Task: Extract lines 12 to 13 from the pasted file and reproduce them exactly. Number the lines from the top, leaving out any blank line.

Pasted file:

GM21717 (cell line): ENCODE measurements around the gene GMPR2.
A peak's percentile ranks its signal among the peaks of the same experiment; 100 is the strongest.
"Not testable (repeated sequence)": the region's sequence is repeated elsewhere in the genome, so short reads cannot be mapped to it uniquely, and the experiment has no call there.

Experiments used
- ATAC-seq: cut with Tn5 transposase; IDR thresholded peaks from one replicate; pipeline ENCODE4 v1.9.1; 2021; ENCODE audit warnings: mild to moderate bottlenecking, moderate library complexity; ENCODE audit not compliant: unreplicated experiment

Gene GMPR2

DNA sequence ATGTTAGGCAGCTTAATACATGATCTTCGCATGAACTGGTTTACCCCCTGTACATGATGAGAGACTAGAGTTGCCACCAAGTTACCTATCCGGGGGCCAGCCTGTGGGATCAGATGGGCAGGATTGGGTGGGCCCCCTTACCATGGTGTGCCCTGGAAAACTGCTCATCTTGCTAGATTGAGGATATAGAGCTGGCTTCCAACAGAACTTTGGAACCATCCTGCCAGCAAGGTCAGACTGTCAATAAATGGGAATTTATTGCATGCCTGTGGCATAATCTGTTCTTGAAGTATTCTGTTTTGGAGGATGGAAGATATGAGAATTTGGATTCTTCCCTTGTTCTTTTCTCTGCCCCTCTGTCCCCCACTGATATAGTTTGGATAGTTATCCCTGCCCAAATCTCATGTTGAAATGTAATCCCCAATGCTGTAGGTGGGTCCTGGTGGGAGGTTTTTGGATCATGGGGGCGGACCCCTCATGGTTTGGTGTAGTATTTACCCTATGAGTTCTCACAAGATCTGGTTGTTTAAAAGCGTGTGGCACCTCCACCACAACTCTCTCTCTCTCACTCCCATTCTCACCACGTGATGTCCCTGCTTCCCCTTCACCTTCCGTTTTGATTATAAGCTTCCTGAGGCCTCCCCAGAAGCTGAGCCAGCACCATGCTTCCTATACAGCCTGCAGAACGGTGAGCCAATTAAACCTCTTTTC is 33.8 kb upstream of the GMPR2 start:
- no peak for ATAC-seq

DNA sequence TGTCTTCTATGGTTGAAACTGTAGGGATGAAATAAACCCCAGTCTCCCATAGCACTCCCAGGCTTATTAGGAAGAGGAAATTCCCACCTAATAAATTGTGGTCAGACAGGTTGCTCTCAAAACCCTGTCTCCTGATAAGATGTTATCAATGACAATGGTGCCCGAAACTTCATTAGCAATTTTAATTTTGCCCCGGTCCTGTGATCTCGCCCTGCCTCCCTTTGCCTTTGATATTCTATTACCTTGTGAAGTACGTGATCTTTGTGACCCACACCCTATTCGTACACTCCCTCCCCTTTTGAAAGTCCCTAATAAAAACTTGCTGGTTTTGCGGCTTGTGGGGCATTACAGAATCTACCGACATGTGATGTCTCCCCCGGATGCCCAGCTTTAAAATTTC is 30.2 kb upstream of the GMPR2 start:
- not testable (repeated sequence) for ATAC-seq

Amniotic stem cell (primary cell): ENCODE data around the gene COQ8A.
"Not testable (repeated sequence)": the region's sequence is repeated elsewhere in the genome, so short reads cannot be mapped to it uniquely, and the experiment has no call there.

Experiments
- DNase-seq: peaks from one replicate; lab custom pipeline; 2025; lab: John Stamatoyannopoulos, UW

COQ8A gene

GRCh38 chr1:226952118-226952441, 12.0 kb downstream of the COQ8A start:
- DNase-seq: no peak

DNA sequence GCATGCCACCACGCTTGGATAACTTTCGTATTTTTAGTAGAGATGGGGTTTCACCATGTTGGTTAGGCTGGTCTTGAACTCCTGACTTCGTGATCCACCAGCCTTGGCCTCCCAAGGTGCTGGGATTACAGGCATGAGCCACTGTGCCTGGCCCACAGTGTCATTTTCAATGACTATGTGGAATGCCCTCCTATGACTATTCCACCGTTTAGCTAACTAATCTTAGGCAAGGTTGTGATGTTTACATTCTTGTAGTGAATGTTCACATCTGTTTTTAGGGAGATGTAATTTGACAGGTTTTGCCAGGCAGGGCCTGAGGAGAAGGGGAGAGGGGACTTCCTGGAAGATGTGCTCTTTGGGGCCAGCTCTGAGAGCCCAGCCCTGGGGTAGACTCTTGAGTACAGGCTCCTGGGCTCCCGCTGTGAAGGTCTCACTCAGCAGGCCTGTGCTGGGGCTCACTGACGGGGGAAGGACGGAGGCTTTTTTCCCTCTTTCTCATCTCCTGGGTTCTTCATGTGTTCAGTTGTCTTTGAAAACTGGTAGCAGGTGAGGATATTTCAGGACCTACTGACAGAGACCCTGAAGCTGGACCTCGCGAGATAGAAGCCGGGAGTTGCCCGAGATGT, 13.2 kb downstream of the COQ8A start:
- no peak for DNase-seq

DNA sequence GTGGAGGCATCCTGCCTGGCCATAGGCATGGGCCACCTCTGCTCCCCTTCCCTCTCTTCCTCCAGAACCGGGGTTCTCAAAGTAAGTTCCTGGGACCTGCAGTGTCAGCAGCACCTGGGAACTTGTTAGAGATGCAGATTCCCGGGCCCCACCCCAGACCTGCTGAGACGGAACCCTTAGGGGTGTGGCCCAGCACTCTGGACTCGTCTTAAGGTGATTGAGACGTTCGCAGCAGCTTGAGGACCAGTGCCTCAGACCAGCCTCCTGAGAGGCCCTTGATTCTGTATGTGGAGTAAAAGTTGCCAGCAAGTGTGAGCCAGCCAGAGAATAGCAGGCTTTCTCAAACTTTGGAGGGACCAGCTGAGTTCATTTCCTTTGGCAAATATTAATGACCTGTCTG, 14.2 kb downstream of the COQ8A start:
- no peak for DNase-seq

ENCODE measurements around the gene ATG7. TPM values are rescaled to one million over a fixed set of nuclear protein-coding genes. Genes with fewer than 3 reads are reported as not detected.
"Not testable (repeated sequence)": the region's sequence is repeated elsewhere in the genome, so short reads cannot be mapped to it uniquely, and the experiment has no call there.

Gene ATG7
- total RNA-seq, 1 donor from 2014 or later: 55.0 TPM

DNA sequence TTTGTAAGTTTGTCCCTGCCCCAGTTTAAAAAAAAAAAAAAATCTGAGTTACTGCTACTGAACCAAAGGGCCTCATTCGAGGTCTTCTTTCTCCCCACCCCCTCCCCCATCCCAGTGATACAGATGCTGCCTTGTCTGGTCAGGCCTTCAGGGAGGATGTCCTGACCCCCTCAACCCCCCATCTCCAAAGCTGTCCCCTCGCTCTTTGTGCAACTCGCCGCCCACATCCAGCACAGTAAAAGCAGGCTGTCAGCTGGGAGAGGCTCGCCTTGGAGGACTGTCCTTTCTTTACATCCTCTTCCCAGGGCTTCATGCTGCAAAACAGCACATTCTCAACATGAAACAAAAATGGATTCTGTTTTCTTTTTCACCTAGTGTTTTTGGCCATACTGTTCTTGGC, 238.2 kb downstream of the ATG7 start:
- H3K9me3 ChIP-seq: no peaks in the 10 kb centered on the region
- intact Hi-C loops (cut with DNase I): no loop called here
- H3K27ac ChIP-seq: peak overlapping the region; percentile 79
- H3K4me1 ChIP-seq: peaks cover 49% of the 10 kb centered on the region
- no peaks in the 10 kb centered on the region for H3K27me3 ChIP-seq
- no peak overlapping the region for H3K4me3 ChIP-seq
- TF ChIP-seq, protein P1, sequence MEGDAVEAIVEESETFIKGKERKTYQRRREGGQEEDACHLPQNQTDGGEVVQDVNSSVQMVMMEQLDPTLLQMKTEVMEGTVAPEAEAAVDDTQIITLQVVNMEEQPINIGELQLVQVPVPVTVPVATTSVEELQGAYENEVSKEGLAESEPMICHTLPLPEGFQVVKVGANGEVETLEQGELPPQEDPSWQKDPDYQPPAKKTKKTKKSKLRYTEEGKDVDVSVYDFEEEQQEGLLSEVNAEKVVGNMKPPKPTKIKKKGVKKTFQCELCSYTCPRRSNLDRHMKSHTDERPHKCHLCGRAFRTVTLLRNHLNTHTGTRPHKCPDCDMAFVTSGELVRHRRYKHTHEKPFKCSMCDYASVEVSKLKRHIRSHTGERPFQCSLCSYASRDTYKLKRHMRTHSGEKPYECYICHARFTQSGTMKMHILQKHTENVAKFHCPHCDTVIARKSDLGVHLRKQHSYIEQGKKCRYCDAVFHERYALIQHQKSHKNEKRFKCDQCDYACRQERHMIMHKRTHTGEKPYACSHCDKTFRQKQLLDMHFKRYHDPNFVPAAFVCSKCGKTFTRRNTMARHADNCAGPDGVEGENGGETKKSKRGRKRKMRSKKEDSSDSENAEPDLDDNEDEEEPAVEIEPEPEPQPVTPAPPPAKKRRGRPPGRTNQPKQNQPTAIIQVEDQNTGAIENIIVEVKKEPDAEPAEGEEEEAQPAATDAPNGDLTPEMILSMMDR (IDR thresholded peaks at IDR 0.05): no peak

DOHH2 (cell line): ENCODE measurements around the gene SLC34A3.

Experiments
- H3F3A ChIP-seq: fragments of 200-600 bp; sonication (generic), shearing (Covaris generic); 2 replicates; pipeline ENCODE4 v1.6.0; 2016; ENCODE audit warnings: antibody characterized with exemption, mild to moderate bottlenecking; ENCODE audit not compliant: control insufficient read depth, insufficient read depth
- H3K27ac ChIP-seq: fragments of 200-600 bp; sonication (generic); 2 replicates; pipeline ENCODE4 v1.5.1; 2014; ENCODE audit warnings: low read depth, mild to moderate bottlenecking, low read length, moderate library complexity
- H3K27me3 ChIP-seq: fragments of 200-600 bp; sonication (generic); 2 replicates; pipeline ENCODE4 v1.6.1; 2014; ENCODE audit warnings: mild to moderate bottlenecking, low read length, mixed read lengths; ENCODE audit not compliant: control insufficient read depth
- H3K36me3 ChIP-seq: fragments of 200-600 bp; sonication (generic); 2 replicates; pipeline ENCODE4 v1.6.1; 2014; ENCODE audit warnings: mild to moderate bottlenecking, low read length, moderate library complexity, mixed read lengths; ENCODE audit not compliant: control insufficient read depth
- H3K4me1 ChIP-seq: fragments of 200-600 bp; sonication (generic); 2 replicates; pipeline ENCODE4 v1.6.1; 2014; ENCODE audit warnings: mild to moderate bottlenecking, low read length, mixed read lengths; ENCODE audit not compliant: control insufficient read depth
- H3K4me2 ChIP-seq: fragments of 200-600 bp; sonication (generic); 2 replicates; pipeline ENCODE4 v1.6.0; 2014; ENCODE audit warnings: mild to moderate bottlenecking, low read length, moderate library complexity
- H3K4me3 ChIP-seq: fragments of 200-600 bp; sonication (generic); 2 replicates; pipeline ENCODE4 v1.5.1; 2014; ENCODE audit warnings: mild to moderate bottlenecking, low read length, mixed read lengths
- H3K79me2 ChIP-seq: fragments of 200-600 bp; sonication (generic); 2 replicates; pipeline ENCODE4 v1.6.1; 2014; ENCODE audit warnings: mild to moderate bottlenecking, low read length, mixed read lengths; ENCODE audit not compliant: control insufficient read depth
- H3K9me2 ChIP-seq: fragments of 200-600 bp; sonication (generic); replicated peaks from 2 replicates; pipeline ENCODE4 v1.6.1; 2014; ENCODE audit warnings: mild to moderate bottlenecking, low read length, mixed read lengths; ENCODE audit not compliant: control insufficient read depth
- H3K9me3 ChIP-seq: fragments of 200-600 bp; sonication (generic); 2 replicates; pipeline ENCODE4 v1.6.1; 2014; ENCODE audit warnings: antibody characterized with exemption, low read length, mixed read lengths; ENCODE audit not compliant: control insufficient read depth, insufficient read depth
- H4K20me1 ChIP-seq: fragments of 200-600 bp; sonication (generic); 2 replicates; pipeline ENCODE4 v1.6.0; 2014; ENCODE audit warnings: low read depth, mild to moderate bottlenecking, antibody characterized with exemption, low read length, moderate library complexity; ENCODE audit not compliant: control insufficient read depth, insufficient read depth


"Not testable (repeated sequence)": the region's sequence is repeated elsewhere in the genome, so short reads cannot be mapped to it uniquely, and the experiment has no call there.

Experiments